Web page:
How the sun sees you: The frenemy of our superhero skin
As the end of summer draws ever closer, Dr Nick Knight explores the skin's relationship with sunshine (if the summer weather returns before winter)
If you were going to design a set of superhero skills, you may consider a CV of talents that include protection from danger, super-senses, stretchiness, and regeneration abilities. Although it sounds like the stuff of fiction, you need actually look no further than your own skin. That’s right, your skin, the largest organ in your body, is full of these superhero skills.
Of course we also know that for every superhero, there is the ubiquitous part-time friend, part-time enemy (the modern day ‘frenemy’). For your skin, this frenemy is the sun, who with a surface temperature of 5,500 °C and mass 330,000 times that of Earth, is quite a force to be reckoned with. With increasing exposure to its ultraviolet rays, the creator of bad tan-lines and super-charged good moods, how does your skin really cope with sunshine?
Before exploring this, let us explore what your skin actually is. Your skin is not one but three distinct layers comprising the epidermis, dermis and subcutis. Each has distinct superhero roles, providing nutrition and structural support, while housing hair follicles, sebaceous glands, sweat glands, fat, blood vessels and nerves. Believe it or not, the dermis accounts for 15 per cent-20 per cent of your total body weight! Sadly, no, that does not make ‘excess skin’ a cause of the obesity epidemic.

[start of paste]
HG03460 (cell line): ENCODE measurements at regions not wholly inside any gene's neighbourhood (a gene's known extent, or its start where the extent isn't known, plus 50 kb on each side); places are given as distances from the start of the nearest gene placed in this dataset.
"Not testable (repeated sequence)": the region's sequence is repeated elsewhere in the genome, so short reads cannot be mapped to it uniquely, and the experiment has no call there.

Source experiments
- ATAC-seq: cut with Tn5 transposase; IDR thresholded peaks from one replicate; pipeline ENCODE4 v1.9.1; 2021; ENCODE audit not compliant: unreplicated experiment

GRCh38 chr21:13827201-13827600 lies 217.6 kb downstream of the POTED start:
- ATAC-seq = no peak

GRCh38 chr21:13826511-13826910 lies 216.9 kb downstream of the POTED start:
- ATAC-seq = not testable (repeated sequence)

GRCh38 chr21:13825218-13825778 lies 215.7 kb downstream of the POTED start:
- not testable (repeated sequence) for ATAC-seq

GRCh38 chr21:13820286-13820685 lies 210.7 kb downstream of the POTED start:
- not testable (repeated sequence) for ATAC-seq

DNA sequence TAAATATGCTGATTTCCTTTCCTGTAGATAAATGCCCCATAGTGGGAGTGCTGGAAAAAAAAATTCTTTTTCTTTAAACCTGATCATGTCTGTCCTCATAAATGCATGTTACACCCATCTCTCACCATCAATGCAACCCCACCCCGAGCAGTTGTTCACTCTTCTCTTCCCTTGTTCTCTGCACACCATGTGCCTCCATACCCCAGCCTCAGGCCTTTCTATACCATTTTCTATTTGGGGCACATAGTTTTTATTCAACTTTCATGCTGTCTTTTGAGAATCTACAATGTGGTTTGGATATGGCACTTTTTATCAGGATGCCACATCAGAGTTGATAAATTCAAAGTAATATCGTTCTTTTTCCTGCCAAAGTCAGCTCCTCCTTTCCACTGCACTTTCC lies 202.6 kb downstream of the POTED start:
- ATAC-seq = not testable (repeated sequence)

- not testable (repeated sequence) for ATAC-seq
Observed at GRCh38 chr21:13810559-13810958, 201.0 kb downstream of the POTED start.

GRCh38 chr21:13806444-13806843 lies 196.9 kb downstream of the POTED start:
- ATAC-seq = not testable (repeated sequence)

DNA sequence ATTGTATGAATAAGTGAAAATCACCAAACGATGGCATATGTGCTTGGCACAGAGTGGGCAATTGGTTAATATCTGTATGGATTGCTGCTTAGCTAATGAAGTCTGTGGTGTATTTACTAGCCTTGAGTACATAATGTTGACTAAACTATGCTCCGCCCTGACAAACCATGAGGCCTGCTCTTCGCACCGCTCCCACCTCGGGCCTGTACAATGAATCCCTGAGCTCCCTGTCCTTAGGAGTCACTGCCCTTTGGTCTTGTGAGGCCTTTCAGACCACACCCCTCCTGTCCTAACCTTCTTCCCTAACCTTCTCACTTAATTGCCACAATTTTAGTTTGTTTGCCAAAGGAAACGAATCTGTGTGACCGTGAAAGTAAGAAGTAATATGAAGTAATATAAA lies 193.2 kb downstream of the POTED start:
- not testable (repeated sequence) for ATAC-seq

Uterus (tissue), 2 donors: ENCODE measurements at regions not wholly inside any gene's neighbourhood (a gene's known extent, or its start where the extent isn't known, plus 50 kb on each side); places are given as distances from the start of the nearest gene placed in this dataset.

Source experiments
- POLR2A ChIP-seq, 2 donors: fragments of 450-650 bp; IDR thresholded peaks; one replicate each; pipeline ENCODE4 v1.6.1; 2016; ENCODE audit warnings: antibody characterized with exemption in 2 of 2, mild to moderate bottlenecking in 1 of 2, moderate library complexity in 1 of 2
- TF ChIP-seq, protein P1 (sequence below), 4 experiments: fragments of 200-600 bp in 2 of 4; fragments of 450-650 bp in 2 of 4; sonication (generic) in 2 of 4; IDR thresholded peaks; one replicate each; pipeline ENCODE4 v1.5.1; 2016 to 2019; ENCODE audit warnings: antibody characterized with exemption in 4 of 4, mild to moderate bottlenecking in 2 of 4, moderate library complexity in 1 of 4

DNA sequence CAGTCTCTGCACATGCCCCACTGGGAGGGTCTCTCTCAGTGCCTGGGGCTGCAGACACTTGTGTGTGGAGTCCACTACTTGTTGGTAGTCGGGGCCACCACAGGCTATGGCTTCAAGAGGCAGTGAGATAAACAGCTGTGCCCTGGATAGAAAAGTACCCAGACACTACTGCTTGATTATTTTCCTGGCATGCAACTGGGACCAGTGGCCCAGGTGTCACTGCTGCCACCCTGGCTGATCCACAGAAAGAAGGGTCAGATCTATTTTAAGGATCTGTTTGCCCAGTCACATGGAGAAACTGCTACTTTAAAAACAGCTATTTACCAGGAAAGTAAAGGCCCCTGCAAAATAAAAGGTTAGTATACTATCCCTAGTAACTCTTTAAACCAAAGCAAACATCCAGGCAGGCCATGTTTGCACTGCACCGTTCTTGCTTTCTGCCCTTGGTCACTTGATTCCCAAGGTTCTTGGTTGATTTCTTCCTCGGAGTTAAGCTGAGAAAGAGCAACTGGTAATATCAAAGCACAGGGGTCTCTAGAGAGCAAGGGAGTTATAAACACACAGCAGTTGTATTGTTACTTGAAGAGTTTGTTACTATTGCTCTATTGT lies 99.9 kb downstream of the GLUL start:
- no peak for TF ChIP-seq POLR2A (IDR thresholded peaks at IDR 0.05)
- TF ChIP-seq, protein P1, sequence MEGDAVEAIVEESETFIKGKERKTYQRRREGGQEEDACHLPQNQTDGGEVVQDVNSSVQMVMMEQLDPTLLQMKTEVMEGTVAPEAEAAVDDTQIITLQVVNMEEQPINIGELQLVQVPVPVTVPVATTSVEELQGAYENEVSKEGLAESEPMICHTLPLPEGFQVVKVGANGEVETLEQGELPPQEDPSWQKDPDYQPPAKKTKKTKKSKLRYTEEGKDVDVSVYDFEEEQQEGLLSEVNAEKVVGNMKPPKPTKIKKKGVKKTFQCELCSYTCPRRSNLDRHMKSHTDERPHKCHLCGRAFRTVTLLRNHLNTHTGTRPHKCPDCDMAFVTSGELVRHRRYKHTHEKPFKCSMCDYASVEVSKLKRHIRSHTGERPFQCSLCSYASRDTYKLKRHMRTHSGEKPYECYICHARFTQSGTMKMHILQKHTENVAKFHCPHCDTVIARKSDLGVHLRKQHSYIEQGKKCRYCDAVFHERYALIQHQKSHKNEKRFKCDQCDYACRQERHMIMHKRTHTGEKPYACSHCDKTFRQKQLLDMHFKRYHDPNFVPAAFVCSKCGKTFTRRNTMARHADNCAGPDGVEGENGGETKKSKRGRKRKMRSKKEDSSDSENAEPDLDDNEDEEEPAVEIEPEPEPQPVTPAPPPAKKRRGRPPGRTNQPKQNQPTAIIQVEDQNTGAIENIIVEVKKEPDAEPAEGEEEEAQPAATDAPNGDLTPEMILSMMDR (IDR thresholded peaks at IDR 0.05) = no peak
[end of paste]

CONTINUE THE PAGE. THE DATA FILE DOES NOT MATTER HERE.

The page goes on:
With that clear, let me show you how your skin responds to sunshine. Firstly, as you warm-up, your brain’s thermoregulation centre triggers an action response to restore your body’s temperature homeostasis (‘balance’). Your skin helps this in three different ways. Firstly, to aid heat loss, tiny superficial arteriolar blood vessels in the skin widen by relaxing the smooth muscles of the blood vessels. This redirects your blood to miniscule skin capillaries and allows for increased heat loss by convection and conduction. That’s why your hands always look so ‘veiny’ in warm weather!
The second trick of your skin is the eccrine glands begin secreting sweat. This speeds up your sweat ducts with verve and gusto, through the sweat pores and onto the surface of your skin, allowing for heat loss via evaporative cooling. On the downside, if you are not drinking plenty of water and replacing lost salts, you can become dehydrated quickly. Finally for those of you, like myself, who have follicularly-endowed limbs, the hairs flatten to prevent heat-trapping in the layer of still air that would otherwise exist between the hairs. This also allows for increased air flow to your skin, thereby increasing heat loss by convection. We can thank tiny erector pili muscles for this since they relax, allowing the hair follicles attached to them to stay flat.